Comparing coronavirus in Ireland: Where is the virus spreading?

Ireland’s case numbers are rising but compare well to other European countries

Donegal has the highest spread of coronavirus in the Republic, latest figures on the disease show.

The 14-day incidence rate across Ireland was 121.3 in the two weeks up to last Monday, November 16th, according to Government data.

The new breakdown of local electoral areas published on Thursday shows four of the top five worst areas are in Co Donegal. Letterkenny tops the list with a rate of 389, followed by Buncrana, Co Donegal, Listowel, Co Kerry, Carndonagh, Co Donegal and Milford Co Donegal.

The areas with the lowest rate of Covid-19 spread in the 14 days include Rosslare, Co Wexford, Corca Dhuibhne, Co Kerry and Ballinasloe, Co Galway.


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According to the latest data published by the European Centre for Disease Prevention and Control, that rate has fallen to 113.7 as of Thursday night, down from 300 on October 27th but significantly higher than a rate of below 3 at the end of June.

The ECDPC figures published daily show the United Kingdom's 14-day rate, per 100,000 population is close to 500 while the rates in Italy and France are close to 800. The rate in Spain is more than 500 while the United States has a 14-day rate of 621 while Australia's rate has fallen to below one.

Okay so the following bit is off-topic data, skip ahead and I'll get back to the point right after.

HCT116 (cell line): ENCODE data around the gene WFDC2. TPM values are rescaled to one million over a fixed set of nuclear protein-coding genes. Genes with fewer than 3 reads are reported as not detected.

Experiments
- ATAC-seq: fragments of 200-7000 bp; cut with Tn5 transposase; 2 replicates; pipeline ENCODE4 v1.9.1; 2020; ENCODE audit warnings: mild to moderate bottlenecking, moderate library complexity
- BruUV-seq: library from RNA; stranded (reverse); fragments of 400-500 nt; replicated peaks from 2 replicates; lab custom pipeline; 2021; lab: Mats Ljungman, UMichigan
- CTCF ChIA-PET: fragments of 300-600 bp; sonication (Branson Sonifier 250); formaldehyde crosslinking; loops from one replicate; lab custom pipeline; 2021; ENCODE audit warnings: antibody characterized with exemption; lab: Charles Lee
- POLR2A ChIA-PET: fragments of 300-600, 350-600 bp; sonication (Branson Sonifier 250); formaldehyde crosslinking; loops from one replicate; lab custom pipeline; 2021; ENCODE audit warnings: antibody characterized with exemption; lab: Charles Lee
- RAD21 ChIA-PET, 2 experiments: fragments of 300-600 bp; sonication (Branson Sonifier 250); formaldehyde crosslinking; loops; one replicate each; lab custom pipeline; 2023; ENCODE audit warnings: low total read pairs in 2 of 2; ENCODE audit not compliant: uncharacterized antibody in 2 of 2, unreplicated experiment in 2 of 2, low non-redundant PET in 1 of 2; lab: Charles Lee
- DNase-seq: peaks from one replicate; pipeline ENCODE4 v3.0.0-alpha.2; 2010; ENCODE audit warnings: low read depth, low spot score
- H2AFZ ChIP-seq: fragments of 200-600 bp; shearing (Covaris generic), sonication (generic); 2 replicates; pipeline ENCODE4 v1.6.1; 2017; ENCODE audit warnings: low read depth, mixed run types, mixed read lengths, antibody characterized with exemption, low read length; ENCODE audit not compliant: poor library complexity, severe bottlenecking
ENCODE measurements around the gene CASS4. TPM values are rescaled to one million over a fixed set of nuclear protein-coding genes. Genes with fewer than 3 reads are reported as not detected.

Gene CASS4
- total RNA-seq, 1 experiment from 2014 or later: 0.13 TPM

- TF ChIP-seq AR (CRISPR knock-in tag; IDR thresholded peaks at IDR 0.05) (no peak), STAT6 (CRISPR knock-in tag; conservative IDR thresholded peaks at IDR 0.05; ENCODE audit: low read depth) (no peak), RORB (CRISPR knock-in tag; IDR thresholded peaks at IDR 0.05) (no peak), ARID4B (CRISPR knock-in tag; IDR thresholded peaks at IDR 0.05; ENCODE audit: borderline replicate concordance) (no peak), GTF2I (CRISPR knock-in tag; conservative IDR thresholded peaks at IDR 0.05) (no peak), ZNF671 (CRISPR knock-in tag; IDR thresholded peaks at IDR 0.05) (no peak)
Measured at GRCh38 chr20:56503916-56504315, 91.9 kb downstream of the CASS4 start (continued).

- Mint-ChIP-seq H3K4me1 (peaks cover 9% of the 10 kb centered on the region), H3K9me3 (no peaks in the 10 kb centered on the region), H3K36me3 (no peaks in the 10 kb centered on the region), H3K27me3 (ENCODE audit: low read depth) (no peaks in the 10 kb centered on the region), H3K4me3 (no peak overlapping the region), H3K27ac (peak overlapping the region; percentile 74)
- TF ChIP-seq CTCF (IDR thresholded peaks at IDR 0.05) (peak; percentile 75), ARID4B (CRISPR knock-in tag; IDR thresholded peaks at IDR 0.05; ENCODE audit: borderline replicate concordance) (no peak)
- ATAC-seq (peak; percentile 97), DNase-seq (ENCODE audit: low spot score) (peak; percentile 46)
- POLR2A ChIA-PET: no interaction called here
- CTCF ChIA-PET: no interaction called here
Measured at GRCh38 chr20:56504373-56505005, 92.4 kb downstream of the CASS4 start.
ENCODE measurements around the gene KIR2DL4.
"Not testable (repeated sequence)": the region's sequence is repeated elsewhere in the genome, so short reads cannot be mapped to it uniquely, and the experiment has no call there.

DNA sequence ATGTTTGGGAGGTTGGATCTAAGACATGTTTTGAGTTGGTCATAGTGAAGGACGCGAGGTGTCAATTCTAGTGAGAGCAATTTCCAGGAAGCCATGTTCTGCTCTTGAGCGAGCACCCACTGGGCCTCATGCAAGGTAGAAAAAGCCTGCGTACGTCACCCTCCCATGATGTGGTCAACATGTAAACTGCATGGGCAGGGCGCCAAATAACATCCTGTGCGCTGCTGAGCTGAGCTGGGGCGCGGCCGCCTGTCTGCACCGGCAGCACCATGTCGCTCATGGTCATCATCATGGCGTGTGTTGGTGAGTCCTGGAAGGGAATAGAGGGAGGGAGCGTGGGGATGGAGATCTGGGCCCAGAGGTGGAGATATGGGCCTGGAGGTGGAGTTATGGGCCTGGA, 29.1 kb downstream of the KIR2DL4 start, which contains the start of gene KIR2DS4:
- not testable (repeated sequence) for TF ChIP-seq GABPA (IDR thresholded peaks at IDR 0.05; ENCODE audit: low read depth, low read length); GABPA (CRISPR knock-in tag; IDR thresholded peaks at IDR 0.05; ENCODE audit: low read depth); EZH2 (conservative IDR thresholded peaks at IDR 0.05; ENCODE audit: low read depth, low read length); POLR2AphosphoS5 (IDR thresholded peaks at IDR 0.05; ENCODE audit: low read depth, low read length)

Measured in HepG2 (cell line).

The ECDPC changed Ireland's colour status to "orange" on Thursday after its weekly update on the data on the infection rates across Europe. Ireland had, like most of the rest of the EU, been at the higher restricted travel status but a reduction in the incidence rate during the Level 5 restrictions has moved it to the lower level.

However, public health officials are still warning that Covid-19 figures are going in the wrong direction. The State's chief medical officer Dr Tony Holohan said on Thursday that recent progress in reducing the spread of coronavirus has stalled, as people have "slipped" in adhering to lockdown restrictions over the last week .

The previous sharp decline in numbers of new cases in the early weeks of Level 5 restrictions had plateaued, meaning the country had effectively “lost a week,” Dr Holohan said.

The National Public Health Emergency Team (Nphet) reported concerns that people were socialising more as the six-week lockdown period wore on, and others were unnecessarily working from the office.